As I mentioned in my last piece, the city is often portrayed as a place to aspire to, both in straight and gay culture, because it advertises itself as a place of material and social gain. The reality is, for many people, that they end up feeling isolated while stuck on a treadmill of having to show they are living their best gay life. There are, undoubtedly, more support services available for gay people in urban settings with places like 56 Dean St offering all kinds of useful support. There are also more social places to meet, although many of these are under threat.

Yet, what I am talking about is the value system to which many of us unconsciously ascribe when we are in an urban setting: the conversations about jobs, the places we eat at, the places where we spend money, the emphasis on working hard, achieving and being a visible success. By locating all this behaviour in our sense of internalized shame and the past, we avoid having to confront the realities of the culture into which we are buying, which is itself as toxic as the persecution we experienced when we were younger.

There is a disconnect between what we say to ourselves and each other, and what we actually do much of the time. For example, I saw a recent Instagram post of a gay reader which showed him reading a queer book with the tag ‘it’s okay to be who you are and don’t judge a book by its cover’ yet the person was holding their book while topless and flexing their abs. Another said: ‘Social media is not about being perfect, it’s about sharing real shit,’ again accompanied by a topless image. Clearly Brexit has restricted the supply of T-shirts.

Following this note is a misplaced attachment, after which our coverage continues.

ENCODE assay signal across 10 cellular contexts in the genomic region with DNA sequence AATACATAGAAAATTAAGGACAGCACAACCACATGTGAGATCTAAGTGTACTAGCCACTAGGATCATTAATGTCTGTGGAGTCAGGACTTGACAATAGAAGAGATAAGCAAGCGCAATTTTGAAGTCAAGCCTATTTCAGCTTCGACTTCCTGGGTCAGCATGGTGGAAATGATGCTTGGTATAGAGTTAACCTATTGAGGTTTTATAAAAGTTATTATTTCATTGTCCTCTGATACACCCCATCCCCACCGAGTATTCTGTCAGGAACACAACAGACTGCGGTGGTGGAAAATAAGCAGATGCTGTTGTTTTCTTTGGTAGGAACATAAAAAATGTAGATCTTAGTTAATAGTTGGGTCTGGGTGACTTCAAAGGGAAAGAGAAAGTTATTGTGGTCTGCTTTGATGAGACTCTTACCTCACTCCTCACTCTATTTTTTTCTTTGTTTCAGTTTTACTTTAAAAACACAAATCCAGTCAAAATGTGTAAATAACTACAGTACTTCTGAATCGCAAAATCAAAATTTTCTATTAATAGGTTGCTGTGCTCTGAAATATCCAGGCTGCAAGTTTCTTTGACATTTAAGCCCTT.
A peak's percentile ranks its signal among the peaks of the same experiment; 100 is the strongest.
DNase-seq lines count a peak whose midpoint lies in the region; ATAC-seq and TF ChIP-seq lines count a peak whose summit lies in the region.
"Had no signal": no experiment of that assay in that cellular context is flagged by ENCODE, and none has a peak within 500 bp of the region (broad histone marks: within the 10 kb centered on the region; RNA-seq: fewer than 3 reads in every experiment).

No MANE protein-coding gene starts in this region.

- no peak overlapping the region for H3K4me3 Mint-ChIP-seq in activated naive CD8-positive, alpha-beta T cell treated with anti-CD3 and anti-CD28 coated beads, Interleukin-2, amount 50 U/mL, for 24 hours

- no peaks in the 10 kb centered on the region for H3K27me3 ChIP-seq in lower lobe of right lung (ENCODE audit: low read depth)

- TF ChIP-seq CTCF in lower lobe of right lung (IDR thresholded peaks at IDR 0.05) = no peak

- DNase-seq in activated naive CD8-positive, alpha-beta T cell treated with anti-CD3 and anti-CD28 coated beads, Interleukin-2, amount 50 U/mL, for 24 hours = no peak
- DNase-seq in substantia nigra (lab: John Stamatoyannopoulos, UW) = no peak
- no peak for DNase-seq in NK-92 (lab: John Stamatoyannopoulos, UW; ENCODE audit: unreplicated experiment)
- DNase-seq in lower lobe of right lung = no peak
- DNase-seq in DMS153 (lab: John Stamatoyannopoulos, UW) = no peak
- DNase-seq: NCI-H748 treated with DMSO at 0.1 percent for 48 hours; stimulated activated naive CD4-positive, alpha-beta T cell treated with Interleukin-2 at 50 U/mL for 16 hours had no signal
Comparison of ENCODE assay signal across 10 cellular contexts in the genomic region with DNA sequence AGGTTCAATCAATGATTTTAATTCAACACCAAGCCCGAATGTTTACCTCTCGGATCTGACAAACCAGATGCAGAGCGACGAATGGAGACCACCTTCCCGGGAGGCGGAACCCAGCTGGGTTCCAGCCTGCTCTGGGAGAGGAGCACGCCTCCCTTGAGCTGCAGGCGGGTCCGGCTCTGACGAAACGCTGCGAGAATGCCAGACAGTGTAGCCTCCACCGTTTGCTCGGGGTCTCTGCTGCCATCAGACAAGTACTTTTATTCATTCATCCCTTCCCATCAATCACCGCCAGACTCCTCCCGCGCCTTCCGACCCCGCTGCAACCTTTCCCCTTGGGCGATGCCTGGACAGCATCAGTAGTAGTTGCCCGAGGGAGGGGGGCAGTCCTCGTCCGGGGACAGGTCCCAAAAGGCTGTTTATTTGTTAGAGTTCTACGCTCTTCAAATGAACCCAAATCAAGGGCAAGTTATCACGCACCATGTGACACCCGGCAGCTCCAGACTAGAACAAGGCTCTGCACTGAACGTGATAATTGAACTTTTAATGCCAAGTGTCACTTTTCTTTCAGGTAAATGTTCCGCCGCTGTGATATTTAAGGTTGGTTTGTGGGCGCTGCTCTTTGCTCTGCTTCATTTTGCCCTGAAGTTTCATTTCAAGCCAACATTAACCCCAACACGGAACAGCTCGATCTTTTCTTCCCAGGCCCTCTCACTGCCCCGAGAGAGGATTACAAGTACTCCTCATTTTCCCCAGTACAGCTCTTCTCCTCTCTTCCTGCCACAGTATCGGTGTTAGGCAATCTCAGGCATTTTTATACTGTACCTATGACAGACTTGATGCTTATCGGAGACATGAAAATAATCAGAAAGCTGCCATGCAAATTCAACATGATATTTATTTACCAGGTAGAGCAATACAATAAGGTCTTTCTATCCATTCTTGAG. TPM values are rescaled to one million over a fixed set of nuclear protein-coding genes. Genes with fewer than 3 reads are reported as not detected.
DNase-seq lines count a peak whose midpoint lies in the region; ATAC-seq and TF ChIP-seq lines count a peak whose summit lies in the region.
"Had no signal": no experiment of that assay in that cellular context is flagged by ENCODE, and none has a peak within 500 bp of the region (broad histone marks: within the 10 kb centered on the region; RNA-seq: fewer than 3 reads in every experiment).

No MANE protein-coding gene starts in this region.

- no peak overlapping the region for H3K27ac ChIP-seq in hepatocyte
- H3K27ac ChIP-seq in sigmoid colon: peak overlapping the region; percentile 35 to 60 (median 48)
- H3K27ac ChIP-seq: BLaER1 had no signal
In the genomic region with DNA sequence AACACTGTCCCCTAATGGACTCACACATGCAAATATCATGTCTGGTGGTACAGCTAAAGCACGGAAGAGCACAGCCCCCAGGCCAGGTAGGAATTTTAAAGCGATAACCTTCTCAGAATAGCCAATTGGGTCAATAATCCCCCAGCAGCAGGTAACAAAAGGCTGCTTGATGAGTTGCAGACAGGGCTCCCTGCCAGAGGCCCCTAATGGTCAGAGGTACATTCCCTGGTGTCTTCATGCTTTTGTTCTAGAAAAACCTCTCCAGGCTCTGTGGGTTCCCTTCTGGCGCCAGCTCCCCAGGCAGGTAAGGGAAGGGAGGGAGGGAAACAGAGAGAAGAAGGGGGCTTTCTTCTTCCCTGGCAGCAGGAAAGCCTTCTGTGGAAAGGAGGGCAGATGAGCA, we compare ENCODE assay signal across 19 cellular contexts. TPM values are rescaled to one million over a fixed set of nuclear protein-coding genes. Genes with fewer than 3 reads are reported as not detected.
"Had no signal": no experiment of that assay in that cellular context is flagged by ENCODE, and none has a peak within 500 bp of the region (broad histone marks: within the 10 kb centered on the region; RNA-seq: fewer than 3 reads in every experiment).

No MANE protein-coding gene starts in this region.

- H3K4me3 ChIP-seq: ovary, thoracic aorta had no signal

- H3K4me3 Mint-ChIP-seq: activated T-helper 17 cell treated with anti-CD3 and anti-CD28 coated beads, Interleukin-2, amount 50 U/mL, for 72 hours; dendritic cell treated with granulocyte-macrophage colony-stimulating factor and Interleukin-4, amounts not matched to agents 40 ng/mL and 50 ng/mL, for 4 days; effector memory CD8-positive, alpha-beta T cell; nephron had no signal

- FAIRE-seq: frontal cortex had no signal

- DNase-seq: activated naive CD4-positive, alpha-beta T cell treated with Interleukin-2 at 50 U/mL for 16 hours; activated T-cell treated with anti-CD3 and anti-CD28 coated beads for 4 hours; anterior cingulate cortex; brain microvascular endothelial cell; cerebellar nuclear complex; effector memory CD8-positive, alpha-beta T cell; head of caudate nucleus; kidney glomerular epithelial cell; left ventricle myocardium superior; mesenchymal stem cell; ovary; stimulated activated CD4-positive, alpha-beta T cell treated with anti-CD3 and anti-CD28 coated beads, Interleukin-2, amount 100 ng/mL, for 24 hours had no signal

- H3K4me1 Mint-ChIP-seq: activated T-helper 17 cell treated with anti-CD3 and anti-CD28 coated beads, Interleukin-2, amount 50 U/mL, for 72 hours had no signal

I’m not trying to be prudish and, of course, there is a place for shallowness (thanks Bridgeton), but there are plenty of gay people living by different values and many of them don’t live in the city. For some of them, it was a conscious choice to move away from the cultural values associated with the city. Richard, a farmer and horticulturalist from Norfolk explained: ‘I evolved as a person. I was more comfortable not to fit into a preconceived idea of what gay men did. I fell into a lot of traps that to be successful you had to earn loads of money… but by the time I got here (Norfolk), I was actually… you need to be happy and there are different ways of measuring success.’ He was clear to say that he didn’t think it was just a gay problem and that ‘there is more pressure on everyone in an urban environment…financial security equals success.’ On the other hand, he pointed out how not enough value is given to rural jobs: ‘I don’t think people necessarily value gardeners or people who work in agriculture. A very urban view of looking at that is that you go out into a field and pick potatoes.’